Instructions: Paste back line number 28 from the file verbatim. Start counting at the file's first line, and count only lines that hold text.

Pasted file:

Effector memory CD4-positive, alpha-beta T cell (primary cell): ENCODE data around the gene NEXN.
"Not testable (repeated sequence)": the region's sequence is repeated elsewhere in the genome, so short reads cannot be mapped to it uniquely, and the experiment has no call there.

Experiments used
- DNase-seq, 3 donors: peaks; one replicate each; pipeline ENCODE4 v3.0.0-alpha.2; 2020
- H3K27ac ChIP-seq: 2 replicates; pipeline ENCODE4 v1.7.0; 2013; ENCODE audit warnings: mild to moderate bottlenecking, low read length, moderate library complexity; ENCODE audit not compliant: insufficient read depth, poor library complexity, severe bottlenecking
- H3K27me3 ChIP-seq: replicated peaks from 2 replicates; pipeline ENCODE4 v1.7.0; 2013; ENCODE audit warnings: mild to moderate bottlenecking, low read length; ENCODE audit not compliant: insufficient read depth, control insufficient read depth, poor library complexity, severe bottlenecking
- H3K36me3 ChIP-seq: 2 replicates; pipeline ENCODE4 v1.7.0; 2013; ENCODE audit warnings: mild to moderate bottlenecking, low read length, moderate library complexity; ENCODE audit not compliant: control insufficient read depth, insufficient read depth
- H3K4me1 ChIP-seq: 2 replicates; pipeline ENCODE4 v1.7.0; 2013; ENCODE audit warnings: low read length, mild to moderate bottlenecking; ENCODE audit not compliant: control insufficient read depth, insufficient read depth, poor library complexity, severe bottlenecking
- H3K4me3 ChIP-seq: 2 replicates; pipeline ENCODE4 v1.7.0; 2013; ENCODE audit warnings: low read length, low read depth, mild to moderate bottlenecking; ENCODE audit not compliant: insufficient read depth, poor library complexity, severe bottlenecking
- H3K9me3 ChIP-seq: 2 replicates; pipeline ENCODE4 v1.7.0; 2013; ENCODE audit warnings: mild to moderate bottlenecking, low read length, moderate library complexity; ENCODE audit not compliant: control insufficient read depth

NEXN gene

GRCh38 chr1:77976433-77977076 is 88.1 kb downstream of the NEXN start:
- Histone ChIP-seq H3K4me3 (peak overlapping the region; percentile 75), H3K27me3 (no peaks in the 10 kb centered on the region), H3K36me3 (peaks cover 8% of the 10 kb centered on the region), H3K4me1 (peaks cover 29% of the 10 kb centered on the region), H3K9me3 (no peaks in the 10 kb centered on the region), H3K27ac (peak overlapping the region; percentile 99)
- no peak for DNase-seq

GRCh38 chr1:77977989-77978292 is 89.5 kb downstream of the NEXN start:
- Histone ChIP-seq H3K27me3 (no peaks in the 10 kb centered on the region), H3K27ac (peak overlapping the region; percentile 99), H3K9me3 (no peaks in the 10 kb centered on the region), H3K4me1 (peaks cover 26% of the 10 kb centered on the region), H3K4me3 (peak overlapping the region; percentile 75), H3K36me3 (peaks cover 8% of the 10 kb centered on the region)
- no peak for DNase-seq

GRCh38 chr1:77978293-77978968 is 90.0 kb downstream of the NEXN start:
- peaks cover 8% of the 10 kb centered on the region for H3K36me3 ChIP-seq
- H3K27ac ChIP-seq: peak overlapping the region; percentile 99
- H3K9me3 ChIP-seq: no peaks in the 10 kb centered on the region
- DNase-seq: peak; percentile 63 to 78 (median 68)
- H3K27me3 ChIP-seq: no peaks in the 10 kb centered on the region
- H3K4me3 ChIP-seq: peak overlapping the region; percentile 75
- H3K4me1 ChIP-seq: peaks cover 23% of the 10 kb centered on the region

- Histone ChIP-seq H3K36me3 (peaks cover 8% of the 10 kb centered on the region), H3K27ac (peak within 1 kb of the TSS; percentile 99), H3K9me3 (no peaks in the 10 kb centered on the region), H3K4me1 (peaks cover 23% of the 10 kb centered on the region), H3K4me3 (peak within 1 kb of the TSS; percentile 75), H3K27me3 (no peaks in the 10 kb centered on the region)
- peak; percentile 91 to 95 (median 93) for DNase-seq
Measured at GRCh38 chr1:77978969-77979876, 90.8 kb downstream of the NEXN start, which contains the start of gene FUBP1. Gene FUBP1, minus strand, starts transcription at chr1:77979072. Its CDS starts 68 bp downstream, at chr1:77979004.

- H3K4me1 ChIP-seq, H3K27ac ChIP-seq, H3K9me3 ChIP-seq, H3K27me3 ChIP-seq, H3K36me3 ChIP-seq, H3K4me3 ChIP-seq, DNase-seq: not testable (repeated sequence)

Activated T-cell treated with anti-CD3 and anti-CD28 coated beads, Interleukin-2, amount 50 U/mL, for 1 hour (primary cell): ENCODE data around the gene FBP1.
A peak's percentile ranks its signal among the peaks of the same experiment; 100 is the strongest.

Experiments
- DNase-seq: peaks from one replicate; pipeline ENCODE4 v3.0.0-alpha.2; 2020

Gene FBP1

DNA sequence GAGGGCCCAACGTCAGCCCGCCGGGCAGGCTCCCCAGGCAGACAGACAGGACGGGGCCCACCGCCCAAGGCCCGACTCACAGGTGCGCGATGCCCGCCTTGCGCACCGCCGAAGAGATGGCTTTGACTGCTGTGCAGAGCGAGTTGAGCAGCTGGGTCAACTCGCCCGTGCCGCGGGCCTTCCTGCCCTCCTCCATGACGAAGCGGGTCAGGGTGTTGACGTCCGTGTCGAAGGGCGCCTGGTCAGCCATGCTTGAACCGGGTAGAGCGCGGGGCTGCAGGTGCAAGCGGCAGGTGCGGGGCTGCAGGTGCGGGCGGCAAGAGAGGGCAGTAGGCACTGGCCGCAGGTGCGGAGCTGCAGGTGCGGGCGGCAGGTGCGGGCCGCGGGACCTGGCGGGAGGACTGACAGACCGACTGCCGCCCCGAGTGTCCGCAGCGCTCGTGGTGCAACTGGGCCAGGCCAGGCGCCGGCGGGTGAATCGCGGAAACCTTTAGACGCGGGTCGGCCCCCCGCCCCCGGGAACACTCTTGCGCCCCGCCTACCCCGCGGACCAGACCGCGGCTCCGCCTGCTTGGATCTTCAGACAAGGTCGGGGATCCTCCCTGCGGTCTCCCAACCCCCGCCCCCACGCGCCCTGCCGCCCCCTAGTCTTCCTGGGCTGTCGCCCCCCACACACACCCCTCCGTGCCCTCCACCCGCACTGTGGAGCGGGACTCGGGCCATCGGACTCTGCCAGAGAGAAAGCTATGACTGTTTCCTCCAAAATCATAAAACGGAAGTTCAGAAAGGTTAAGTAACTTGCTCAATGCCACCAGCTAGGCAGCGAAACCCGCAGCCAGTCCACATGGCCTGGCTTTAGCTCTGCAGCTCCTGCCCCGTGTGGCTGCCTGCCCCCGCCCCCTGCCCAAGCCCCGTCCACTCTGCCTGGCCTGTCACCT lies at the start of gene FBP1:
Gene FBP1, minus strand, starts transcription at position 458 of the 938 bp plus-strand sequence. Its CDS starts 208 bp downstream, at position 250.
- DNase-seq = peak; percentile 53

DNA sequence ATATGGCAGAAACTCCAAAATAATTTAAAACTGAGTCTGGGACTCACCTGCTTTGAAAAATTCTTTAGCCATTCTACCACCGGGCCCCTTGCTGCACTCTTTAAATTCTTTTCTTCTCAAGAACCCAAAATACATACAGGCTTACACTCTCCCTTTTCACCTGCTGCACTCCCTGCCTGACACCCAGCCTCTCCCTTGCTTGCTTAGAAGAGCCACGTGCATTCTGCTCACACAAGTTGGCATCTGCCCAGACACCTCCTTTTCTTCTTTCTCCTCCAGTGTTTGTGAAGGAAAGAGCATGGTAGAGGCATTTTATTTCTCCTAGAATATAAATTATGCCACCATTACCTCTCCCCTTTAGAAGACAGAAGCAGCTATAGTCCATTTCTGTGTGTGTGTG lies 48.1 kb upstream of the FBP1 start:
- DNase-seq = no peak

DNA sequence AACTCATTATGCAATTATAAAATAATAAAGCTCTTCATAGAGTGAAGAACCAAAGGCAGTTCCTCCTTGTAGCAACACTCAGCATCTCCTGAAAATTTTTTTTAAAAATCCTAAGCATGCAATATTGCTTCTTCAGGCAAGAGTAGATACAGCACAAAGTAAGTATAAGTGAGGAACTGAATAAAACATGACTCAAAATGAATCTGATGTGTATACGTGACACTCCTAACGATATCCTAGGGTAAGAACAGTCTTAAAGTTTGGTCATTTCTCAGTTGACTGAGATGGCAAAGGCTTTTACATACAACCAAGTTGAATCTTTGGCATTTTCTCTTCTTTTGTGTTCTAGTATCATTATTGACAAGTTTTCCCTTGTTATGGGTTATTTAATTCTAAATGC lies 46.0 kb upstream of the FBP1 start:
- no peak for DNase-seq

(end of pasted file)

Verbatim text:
Measured at GRCh38 chr1:77978969-77979876, 90.8 kb downstream of the NEXN start, which contains the start of gene FUBP1. Gene FUBP1, minus strand, starts transcription at chr1:77979072. Its CDS starts 68 bp downstream, at chr1:77979004.